W3ONE4 CAPITAL Innovating to create new value

Siddarth Pai & Pranav Pai, Founding Partners, 3ONE4 CAPITAL

With over 49,000 start-ups launched in the country between 2008 and 2018, India now has the world’s third-largest start-up ecosystem. Between 2014 and 2019, more than $50 billion was invested in start-ups, indicating a remarkable acceleration in capital deployment. In any ecosystem, venture capital is one of several vectors that work together to launch new value creation through innovation.

The country offers a large market, a diverse set of problems to solve, and a highly specialised and large talent pool from which to build world-class solutions. We are, however, still a capital-starved country. When applied contextually for India, venture capital is a necessary component for building and scaling these solutions.

We believe that the operational expertise that VCs bring to startups is critical in any startup ecosystem, and that they will continue to add real value to innovation and new value creation in this ecosystem. 3ONE4 CAPITAL has been in India for over two decades and can date the birth of VC to the 2010-2012 period. The early funding rounds of PayTM, Flipkart, Ola, and Byju are watershed moments in the history of venture capital in India.

Over $50 billion in funding has flowed into Indian startups since 2014. These start-ups have already generated over $130 billion in value, ranging from e-commerce and fintech to logistics and consumer services. India now has 33 “unicorns,” or startups worth $1 billion or more, with a combined value of more than $73 billion and a total funding of $24 billion.

This trend shows no signs of abating: there are 35 “Soonicorns” ­ companies on the path to becoming unicorns by 2020 that have already raised $4+ billion, with many more on the way.

The Maturing of VC market

As the startup ecosystem grows and the company achieves greater success, more operational expertise will enter the VC domain. As more VCs establish an exit track record, they will have greater confidence in this subasset class, and capital should become more readily available for Indian VC funds raising new funds.

The feedback loops that are formed between operators and investors are indicative of a maturing ecosystem. This will also be the evolution of the Indian VC ecosystem.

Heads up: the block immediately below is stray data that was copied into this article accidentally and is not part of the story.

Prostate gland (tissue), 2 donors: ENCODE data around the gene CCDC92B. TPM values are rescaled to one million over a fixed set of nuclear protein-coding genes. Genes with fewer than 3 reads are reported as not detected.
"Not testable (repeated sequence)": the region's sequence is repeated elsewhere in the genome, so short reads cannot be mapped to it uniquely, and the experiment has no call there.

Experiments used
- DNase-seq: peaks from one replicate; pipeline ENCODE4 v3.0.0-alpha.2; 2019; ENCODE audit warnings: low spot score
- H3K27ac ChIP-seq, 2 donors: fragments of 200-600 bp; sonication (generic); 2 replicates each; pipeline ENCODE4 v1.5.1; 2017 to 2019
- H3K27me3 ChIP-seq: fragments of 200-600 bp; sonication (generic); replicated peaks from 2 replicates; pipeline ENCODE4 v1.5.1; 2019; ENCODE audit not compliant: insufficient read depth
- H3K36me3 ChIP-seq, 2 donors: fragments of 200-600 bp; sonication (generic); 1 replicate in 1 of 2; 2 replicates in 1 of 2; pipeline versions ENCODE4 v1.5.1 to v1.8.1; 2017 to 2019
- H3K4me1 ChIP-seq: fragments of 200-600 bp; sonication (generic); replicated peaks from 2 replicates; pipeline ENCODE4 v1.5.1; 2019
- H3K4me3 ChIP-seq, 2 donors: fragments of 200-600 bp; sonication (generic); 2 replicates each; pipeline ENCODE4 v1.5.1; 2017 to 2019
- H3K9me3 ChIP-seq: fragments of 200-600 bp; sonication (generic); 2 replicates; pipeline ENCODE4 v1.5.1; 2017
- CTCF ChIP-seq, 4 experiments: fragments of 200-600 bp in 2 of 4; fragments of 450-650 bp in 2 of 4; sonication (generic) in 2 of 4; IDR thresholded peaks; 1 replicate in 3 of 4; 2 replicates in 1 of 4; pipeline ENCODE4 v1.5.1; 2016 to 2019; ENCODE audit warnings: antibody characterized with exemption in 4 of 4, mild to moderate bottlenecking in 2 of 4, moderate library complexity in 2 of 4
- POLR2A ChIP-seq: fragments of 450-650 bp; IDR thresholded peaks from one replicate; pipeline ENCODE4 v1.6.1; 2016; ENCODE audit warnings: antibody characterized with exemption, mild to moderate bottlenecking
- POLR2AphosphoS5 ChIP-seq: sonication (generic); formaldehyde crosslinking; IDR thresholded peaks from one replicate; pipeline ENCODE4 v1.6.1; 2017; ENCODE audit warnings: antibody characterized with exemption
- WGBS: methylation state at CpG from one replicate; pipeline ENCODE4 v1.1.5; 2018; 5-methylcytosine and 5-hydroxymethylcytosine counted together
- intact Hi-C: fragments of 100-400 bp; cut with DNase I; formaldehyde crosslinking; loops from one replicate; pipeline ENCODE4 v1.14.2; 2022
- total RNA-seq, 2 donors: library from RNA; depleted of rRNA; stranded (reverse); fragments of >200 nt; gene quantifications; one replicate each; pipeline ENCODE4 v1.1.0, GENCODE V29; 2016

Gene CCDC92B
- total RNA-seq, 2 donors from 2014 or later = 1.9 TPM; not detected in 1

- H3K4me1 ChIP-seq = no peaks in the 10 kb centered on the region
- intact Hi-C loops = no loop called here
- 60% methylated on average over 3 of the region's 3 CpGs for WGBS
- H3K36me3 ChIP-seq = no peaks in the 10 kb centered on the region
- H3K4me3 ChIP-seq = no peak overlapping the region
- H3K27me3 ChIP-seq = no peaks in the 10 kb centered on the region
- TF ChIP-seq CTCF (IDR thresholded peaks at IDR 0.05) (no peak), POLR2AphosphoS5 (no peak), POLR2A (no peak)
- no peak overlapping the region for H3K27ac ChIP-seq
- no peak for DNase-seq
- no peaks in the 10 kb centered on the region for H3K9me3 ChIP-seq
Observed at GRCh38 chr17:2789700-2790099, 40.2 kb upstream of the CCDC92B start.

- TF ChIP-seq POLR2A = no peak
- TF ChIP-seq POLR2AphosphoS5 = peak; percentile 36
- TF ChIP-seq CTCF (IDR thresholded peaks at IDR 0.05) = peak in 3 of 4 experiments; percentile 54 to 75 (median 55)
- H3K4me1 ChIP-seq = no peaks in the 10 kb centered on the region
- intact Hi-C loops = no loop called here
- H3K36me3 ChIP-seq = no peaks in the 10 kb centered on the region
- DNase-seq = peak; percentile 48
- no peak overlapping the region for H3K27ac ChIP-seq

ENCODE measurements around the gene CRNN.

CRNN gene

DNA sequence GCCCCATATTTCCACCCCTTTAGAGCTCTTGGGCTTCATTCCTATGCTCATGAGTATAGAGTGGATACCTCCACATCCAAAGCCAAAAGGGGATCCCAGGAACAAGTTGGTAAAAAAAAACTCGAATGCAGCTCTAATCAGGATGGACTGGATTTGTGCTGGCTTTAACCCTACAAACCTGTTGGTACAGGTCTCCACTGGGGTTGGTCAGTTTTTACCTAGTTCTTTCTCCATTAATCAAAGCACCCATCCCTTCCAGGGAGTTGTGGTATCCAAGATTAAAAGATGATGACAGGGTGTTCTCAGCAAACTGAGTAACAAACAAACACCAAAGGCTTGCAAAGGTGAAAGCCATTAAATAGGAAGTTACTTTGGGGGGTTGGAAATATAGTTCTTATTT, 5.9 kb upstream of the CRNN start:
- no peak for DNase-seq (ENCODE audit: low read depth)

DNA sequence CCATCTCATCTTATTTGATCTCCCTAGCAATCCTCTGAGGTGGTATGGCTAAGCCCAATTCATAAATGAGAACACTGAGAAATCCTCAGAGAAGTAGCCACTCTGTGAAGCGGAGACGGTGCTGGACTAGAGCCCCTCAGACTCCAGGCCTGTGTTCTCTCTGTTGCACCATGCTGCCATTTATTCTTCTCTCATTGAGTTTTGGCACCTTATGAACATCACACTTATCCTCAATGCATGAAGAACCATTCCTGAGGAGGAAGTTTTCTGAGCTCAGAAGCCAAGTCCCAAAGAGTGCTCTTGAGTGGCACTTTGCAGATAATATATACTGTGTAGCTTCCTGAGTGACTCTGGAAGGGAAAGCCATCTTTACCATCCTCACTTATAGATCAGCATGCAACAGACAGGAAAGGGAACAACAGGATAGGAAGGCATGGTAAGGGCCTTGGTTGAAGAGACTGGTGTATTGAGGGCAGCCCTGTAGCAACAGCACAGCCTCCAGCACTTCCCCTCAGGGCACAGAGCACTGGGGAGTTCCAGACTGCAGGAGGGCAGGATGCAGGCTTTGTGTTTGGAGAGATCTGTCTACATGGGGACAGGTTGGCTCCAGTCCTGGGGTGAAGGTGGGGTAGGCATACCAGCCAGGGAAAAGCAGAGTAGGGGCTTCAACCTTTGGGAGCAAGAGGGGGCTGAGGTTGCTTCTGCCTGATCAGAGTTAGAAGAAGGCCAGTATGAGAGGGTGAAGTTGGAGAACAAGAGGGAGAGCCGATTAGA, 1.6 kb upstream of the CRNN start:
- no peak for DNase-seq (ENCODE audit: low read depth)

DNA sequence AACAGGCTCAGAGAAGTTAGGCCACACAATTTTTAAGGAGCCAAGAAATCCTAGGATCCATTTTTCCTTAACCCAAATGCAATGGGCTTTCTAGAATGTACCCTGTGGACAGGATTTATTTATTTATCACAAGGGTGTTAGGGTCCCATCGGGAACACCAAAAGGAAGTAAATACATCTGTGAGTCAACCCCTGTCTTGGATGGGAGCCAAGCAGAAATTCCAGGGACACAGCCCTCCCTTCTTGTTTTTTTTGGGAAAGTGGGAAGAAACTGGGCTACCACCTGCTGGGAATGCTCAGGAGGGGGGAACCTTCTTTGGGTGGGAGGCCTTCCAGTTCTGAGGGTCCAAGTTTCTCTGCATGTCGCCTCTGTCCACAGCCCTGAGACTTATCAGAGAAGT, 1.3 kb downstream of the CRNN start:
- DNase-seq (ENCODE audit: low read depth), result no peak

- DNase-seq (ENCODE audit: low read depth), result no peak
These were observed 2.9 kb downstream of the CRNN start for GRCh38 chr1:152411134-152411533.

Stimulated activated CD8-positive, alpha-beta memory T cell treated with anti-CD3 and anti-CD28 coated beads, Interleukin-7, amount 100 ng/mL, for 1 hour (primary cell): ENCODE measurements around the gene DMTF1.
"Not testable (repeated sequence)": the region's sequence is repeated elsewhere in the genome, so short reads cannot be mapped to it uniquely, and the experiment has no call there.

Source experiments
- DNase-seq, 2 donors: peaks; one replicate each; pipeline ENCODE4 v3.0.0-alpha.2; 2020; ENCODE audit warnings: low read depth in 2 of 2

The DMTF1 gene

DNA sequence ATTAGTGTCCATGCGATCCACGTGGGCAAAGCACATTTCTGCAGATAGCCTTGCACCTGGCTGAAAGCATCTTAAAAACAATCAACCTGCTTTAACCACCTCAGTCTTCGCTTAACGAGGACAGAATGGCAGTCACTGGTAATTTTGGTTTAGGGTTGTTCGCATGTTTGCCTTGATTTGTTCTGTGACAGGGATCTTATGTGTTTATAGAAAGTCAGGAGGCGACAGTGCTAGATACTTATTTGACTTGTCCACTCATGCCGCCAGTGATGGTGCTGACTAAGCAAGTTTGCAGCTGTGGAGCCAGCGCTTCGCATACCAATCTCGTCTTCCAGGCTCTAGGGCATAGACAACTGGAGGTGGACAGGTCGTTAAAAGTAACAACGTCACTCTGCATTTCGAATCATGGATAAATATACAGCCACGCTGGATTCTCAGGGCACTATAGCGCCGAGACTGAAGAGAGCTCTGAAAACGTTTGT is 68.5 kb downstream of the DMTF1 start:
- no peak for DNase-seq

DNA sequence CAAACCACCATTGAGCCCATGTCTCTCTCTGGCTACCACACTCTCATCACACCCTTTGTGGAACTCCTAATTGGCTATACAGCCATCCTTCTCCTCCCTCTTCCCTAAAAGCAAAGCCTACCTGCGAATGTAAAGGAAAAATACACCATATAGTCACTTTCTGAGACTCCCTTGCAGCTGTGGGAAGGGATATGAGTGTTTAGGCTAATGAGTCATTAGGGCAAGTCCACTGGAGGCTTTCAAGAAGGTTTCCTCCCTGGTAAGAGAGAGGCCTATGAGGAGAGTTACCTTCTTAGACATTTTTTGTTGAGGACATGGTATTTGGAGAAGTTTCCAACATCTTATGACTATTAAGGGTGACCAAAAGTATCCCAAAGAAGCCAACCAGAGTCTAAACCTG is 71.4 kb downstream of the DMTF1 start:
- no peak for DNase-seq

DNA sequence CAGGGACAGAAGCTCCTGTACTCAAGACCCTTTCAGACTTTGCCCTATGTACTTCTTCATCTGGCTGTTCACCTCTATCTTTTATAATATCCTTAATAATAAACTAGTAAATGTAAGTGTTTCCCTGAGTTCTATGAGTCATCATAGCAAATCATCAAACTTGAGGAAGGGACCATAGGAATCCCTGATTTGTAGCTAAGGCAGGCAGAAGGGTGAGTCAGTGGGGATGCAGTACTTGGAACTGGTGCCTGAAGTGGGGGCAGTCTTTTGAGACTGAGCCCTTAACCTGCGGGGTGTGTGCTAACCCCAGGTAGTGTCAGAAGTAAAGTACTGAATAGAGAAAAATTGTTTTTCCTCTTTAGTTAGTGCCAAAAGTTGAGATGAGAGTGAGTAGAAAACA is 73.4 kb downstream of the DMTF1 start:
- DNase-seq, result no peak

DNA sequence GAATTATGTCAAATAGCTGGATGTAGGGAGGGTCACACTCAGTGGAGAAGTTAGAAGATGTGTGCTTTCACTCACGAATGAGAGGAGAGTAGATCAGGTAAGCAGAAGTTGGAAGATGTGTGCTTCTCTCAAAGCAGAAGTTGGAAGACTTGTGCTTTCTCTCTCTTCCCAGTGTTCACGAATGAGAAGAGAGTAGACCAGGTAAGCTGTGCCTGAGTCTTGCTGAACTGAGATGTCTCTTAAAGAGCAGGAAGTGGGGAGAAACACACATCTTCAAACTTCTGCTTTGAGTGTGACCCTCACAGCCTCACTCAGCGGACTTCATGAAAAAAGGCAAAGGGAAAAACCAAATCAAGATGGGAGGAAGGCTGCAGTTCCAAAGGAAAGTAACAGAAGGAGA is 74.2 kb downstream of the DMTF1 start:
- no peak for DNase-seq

3ONE4 CAPITAL believes that as we enter the 2020s, more Indian Rupee capital will enter VC in India. With the SIDBI fund serving as a model for a government-led initiative, more Indian PSUs and corporations will allocate capital to this asset class.

Corporate venture capital and balance-sheet investment strategies will take larger positions and acquire Indian companies, such as Reliance Jio, Times Group, and Tech Mahindra. Finally, there will be an increase in India-first funds, in which Indian fund managers raise the majority of their funds from Indian investors in order to capture the Indian market.

Bangalore, Delhi, and Mumbai are already the three most active startup creation and funding hubs, with Bangalore clearly leading the pack. The company expects to see increased distribution in the next set of cities, including Hyderabad, Pune, and Chennai, as well as acceleration in other states. Every year, between $11Bn and $14Bn in VC funding enters startups in India. With more Indian Rupee participation, annual volumes could reach $15-$18Bn over the next 5-7 years.

Investment Portfolio

3one4 Capital manages $110 million in early stage investments in India. The firm works in specific market categories and at the crossroads of adjacencies that are large, growing, and ready for novel products and services. Machine-driven actionable intelligence services for the enterprise, enterprise automation, ambient intelligence technologies, consumer products, fintech, media and multilingual content generation, and health are among the fund’s focus areas.

Licious, Betterplace, Open, DarwinBox, Faircent, Bugworks, YourStoryPocket Aces, and Tracxn are among 3one4’s investments. One of the most valuable lessons we’ve learned from working with more than 50 start-ups is the process of building trust and confidence with the founding teams.

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